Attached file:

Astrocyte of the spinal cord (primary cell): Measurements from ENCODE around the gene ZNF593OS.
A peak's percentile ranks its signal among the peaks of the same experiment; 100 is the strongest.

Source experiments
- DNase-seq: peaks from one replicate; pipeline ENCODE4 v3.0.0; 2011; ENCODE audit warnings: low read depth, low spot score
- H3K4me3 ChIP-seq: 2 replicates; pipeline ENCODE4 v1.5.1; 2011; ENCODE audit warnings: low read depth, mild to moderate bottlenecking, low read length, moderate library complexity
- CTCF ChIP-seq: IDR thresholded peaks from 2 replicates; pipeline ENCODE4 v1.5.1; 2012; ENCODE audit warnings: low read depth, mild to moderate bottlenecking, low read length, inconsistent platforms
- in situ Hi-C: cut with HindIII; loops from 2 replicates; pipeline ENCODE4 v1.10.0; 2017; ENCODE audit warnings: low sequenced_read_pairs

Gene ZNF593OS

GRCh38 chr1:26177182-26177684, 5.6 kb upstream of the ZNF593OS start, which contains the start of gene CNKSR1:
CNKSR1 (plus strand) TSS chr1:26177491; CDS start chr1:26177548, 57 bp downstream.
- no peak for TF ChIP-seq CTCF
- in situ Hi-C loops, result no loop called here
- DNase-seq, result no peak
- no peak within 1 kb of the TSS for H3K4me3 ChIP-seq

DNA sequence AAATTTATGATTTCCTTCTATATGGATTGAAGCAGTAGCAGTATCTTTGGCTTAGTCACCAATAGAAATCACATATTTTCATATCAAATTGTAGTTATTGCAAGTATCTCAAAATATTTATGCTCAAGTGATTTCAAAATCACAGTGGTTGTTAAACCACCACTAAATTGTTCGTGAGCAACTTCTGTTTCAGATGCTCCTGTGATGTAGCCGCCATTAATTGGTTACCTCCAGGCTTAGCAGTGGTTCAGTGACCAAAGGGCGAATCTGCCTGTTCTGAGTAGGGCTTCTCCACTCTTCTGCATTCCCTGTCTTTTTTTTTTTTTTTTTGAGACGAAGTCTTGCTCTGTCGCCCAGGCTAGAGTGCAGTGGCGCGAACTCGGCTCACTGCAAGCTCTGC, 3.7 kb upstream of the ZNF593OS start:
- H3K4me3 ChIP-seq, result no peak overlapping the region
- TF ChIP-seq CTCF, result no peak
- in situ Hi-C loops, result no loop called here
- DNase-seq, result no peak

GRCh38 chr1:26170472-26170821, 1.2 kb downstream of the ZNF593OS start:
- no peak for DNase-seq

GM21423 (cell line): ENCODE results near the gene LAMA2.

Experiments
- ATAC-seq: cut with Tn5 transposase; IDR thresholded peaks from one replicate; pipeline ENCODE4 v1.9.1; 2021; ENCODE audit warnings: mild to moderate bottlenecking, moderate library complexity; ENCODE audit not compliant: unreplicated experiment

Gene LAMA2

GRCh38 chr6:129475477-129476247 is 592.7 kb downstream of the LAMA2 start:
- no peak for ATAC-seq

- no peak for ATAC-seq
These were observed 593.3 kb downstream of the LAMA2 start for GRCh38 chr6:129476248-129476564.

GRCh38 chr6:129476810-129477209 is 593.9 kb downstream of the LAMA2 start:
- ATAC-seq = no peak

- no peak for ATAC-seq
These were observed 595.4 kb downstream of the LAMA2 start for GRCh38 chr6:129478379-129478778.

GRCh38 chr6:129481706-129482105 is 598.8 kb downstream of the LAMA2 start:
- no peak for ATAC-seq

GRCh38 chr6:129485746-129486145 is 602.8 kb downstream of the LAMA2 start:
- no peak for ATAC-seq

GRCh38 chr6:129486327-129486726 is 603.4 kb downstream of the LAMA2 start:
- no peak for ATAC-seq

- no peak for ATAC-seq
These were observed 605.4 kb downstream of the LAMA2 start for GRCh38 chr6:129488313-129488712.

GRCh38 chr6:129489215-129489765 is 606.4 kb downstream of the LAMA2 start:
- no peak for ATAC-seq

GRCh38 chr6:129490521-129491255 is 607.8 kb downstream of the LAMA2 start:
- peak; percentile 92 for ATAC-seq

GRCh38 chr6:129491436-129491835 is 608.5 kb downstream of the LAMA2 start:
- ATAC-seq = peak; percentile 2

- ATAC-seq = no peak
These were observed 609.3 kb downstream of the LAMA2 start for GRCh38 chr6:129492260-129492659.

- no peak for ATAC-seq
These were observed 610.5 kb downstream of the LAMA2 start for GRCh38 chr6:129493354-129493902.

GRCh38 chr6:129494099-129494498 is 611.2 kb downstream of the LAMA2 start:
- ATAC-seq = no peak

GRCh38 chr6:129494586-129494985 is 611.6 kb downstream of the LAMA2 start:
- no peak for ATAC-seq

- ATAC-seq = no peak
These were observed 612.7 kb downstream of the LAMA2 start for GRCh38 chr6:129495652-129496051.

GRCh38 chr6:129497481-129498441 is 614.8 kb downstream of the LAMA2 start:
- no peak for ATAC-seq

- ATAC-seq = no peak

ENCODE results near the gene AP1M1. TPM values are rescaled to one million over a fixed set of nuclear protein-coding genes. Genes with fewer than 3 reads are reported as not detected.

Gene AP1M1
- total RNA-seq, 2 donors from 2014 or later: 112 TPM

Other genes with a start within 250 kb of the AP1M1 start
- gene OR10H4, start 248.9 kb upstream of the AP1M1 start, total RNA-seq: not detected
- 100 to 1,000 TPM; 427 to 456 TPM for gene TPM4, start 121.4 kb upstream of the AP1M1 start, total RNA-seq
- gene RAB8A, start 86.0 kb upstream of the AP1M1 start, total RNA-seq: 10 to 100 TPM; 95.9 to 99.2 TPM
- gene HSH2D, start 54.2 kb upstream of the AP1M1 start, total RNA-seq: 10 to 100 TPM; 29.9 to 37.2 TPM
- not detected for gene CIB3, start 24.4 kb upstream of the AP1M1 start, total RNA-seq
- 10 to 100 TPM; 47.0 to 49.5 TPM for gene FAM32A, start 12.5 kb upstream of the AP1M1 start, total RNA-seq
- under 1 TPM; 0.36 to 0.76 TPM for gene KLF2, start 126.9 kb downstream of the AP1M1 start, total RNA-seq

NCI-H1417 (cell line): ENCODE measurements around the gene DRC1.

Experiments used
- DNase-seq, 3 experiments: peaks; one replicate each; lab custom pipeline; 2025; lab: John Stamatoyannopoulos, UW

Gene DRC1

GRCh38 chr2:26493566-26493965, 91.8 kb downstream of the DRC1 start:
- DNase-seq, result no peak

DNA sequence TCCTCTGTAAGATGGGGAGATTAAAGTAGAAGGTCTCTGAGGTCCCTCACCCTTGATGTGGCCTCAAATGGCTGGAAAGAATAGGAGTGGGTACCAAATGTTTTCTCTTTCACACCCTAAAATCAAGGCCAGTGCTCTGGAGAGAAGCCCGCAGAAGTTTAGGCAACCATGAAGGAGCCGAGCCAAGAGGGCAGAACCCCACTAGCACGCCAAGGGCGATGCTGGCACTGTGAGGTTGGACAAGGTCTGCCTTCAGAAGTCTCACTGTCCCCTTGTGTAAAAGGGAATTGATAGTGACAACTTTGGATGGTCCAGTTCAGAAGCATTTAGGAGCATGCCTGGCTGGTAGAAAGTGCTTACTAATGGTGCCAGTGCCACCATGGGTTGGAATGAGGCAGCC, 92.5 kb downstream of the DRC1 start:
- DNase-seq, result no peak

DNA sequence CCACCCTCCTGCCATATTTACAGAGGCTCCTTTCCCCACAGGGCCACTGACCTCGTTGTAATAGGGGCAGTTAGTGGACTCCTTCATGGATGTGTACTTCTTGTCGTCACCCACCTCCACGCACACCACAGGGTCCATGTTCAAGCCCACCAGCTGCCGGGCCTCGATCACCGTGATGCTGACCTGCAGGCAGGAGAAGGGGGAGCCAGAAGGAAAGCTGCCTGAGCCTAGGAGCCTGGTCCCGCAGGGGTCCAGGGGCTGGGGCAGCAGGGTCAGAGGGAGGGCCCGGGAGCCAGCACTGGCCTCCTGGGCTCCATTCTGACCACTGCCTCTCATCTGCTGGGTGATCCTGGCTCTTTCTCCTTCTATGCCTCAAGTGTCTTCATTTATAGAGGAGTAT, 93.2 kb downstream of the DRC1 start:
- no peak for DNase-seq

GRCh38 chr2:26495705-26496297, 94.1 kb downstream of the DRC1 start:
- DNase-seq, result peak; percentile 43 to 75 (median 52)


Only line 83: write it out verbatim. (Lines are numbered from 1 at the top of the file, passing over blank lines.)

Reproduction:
- DNase-seq, result peak; percentile 43 to 75 (median 52)